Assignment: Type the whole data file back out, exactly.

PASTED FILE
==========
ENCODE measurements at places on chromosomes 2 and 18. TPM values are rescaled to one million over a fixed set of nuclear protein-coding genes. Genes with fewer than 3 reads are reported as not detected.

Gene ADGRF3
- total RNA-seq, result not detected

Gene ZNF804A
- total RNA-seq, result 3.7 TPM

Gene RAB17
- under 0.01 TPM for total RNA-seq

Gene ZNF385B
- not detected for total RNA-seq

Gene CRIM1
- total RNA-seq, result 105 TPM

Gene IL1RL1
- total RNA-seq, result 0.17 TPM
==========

ENCODE measurements at places on chromosomes 2 and 18. TPM values are rescaled to one million over a fixed set of nuclear protein-coding genes. Genes with fewer than 3 reads are reported as not detected.

Gene ADGRF3
- total RNA-seq, result not detected

Gene ZNF804A
- total RNA-seq, result 3.7 TPM

Gene RAB17
- under 0.01 TPM for total RNA-seq

Gene ZNF385B
- not detected for total RNA-seq

Gene CRIM1
- total RNA-seq, result 105 TPM

Gene IL1RL1
- total RNA-seq, result 0.17 TPM